Alula started school last week in the UK.
For the last four years she’s gone to school in the jungle at a school made entirely of bamboo with no walls, a farm, a giant crystal, a mud pit and where the school song is basically a prayer to mother earth. She has also been barefoot most of her life. We had to have a boot camp the day before she started school in the UK to teach her how to tie shoe-laces, put on tights and tie a tie.
When we walked across the concrete playground and into her concrete box of a classroom in her little village school my first and only comment was an astonished: ‘Oh, look! Walls!’
I felt a sob rise up – it was made up of equal parts regret and despair. I’m not sure if Alula was as aware as I was of the difference. She was entirely focussed on holding our hands and freaking out about whether she’d be behind in maths (she isn’t, much to our relief – that jungle education has been just fine).
Almost every day so far in the UK has been a struggle – Alula not wanting to go to school, crying for her friends in Bali (something I’ve joined her in), layering on three thermal tops to stave off the bone-numbing cold, trying in vain to hold back the rising tide of admin and chores.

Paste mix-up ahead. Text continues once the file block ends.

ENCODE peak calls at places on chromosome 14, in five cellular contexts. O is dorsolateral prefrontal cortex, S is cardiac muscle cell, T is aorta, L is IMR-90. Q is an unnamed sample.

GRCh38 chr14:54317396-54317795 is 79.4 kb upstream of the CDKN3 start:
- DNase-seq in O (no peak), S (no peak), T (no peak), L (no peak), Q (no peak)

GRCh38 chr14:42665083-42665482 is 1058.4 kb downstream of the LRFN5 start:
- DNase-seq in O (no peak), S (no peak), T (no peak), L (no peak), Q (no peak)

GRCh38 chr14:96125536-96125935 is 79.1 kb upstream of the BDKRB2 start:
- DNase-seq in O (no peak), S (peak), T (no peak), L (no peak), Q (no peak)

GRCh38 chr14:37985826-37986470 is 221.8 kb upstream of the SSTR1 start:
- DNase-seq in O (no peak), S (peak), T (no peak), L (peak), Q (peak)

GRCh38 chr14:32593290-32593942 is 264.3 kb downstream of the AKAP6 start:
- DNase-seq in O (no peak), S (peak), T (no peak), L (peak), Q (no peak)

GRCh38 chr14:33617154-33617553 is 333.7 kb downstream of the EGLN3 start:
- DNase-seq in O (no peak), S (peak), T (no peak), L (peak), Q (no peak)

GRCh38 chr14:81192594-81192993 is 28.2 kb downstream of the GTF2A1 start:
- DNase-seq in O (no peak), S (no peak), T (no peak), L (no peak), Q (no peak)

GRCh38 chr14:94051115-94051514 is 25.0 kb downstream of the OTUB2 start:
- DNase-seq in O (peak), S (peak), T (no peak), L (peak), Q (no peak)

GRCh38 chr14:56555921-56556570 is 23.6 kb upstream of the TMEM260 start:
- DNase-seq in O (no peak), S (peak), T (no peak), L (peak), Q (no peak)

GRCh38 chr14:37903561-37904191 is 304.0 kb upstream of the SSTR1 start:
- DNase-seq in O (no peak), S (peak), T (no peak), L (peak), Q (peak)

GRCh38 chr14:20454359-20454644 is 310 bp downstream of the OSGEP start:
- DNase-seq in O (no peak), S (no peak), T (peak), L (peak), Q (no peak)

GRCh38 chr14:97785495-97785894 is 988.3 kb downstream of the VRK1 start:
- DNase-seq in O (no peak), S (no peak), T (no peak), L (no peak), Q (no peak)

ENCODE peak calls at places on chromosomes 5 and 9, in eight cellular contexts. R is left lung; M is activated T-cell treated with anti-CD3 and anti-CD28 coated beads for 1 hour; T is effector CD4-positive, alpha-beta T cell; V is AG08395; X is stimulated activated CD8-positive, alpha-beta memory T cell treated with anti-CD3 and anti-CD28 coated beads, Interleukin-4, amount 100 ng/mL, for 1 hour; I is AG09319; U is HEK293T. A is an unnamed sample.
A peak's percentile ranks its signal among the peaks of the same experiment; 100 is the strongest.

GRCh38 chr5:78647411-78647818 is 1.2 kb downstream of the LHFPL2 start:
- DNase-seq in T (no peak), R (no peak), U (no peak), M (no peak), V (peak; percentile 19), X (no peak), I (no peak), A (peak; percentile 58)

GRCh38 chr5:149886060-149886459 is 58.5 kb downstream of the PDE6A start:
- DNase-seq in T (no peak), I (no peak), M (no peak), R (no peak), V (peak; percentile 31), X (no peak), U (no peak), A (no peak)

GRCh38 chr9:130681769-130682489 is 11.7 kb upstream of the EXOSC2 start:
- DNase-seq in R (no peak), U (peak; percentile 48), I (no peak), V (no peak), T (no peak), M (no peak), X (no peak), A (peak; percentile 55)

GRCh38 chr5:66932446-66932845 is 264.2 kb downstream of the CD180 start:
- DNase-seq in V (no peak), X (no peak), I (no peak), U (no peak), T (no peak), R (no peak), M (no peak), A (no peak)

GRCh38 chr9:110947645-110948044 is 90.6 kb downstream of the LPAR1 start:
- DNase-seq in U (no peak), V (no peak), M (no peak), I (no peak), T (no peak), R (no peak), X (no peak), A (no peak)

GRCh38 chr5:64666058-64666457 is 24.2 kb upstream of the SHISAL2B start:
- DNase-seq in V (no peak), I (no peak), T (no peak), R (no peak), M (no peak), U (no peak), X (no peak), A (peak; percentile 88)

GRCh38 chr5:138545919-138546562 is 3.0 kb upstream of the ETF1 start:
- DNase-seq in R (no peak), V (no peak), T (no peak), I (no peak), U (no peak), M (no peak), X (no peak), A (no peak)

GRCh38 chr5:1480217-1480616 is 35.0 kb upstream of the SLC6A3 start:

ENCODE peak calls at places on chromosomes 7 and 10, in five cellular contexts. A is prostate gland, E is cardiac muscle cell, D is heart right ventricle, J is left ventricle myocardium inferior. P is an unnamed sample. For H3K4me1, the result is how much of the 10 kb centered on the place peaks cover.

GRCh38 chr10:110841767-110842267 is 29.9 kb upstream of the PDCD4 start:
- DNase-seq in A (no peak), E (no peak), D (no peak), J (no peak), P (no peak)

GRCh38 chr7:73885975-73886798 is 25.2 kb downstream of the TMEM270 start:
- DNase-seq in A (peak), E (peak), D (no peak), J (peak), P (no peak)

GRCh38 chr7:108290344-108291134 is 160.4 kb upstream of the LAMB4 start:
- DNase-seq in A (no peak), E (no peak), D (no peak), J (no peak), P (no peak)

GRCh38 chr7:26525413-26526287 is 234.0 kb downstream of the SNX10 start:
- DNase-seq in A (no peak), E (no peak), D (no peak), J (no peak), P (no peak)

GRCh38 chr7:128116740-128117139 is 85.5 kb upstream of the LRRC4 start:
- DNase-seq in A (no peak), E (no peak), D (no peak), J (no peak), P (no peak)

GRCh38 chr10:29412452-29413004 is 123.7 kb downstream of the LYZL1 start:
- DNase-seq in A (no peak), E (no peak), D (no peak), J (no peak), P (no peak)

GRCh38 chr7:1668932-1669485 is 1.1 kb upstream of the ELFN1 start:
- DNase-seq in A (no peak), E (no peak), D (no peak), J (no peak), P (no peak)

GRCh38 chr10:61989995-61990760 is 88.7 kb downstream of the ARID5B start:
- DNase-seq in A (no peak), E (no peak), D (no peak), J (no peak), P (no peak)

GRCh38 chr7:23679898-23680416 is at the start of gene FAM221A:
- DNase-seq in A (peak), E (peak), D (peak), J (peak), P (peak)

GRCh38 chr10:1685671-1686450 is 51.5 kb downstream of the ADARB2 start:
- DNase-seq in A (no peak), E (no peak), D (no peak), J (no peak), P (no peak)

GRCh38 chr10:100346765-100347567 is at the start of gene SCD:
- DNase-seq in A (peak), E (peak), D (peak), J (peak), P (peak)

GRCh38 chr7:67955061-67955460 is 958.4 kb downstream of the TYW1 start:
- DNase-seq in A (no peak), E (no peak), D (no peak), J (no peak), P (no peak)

It’s been a painful week this last week on so many levels, softened only by the fact we have moved into the most perfect house – a 17th century cottage in the most stunning village in the Chilterns, surrounded by fields and woods (OK, also softened by cheese and smoked mackerel pate and the wondrous joy of an electric blanket). It feels like the most homely place we’ve ever lived, something so like a fairy-tale that I almost expect an old crone to knock on the door with a basket of apples, but it’s also bittersweet as we’re only renting it for six months. We can’t put down roots. I like to think there’s a reason for that. That something else beckons us onward and this is a six month gift – an interlude before the next adventure. Besides we’d need close to a million pounds to actually own a house like this.
And it’s teaching us to live in the present and enjoy every second, something I tried so hard to do in Bali and failed at repeatedly.
Half of me wants to put down roots, sink into the ground here, create a space that’s private and all ours and make it permanent (let’s forget the million pounds that would be required for a moment) but… at the same time it doesn’t feel like we could ever do that here in the UK.
I called John from the train back from London. ‘There’s so much unhappiness,’ I told him, almost unable to breathe, struggling to find the words for what I was feeling. I was thinking of the girl who had just served me in Costa fighting back tears as her boss berated her bitchily in front of me. The old lady on the train glaring coldly in the face of my smile. The bank manager whose grief and anger pummelled us across the desk. The acquaintances who spoke ten to the dozen at us about their house renovations and property prices like they were clutching desperately at straws made of joists.
I’ll take conversations about butt lube and raw food and cleanses over this.
‘Everyone’s glum,’ John said to me.
I don’t see joy here. That’s the problem. I see despair. Maybe I’m looking in the wrong places.
The thing is though, in Bali, I didn’t need to look.